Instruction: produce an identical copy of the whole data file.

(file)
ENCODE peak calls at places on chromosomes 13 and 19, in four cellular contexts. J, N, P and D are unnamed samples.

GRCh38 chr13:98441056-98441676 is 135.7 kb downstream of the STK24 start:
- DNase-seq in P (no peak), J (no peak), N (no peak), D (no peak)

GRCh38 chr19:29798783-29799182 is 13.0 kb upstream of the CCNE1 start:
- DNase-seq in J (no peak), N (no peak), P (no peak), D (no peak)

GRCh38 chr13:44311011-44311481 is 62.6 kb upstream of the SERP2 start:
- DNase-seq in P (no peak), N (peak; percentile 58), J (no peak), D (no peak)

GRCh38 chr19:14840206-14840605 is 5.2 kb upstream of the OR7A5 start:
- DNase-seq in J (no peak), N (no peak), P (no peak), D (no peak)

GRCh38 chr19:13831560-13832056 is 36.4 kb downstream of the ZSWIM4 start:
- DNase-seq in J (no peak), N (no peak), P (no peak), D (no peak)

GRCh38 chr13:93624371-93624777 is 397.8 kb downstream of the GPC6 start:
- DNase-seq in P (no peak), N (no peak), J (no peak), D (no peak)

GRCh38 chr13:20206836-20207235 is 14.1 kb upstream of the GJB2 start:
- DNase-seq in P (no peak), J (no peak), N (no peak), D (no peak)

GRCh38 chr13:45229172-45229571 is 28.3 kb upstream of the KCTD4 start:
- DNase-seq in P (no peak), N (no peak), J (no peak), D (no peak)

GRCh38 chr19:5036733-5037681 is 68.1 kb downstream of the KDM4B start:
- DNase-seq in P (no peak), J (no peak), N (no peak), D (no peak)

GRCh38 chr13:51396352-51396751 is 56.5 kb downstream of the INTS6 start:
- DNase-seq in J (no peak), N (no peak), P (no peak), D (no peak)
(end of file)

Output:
ENCODE peak calls at places on chromosomes 13 and 19, in four cellular contexts. J, N, P and D are unnamed samples.

GRCh38 chr13:98441056-98441676 is 135.7 kb downstream of the STK24 start:
- DNase-seq in P (no peak), J (no peak), N (no peak), D (no peak)

GRCh38 chr19:29798783-29799182 is 13.0 kb upstream of the CCNE1 start:
- DNase-seq in J (no peak), N (no peak), P (no peak), D (no peak)

GRCh38 chr13:44311011-44311481 is 62.6 kb upstream of the SERP2 start:
- DNase-seq in P (no peak), N (peak; percentile 58), J (no peak), D (no peak)

GRCh38 chr19:14840206-14840605 is 5.2 kb upstream of the OR7A5 start:
- DNase-seq in J (no peak), N (no peak), P (no peak), D (no peak)

GRCh38 chr19:13831560-13832056 is 36.4 kb downstream of the ZSWIM4 start:
- DNase-seq in J (no peak), N (no peak), P (no peak), D (no peak)

GRCh38 chr13:93624371-93624777 is 397.8 kb downstream of the GPC6 start:
- DNase-seq in P (no peak), N (no peak), J (no peak), D (no peak)

GRCh38 chr13:20206836-20207235 is 14.1 kb upstream of the GJB2 start:
- DNase-seq in P (no peak), J (no peak), N (no peak), D (no peak)

GRCh38 chr13:45229172-45229571 is 28.3 kb upstream of the KCTD4 start:
- DNase-seq in P (no peak), N (no peak), J (no peak), D (no peak)

GRCh38 chr19:5036733-5037681 is 68.1 kb downstream of the KDM4B start:
- DNase-seq in P (no peak), J (no peak), N (no peak), D (no peak)

GRCh38 chr13:51396352-51396751 is 56.5 kb downstream of the INTS6 start:
- DNase-seq in J (no peak), N (no peak), P (no peak), D (no peak)